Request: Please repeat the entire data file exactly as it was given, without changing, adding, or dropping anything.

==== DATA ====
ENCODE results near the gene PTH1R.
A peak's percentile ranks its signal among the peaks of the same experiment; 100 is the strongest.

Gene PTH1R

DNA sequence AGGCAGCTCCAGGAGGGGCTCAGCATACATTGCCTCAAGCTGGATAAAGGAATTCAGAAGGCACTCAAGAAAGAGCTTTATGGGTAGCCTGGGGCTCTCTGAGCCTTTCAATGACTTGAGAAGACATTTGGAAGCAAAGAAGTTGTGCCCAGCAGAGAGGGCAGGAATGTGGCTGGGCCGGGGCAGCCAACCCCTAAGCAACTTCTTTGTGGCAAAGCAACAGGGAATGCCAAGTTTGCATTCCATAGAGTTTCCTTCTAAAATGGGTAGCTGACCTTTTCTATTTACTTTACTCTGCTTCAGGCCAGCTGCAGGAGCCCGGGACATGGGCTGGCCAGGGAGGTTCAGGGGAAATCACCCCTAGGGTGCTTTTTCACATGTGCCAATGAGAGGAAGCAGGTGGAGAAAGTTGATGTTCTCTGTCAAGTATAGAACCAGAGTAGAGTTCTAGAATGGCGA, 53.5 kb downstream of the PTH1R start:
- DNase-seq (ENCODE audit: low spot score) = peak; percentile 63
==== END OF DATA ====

ENCODE results near the gene PTH1R.
A peak's percentile ranks its signal among the peaks of the same experiment; 100 is the strongest.

Gene PTH1R

DNA sequence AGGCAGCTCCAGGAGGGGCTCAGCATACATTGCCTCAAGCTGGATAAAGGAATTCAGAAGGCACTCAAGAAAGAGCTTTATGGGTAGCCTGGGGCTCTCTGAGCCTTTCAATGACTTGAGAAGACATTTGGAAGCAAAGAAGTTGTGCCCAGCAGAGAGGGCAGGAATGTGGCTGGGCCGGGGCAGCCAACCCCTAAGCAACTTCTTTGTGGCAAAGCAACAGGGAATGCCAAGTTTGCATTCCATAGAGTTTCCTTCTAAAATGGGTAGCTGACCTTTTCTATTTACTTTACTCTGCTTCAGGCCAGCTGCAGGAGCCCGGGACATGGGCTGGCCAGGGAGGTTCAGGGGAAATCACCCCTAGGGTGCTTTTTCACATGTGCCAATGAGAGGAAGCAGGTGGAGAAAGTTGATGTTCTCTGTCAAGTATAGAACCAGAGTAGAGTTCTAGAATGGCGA, 53.5 kb downstream of the PTH1R start:
- DNase-seq (ENCODE audit: low spot score) = peak; percentile 63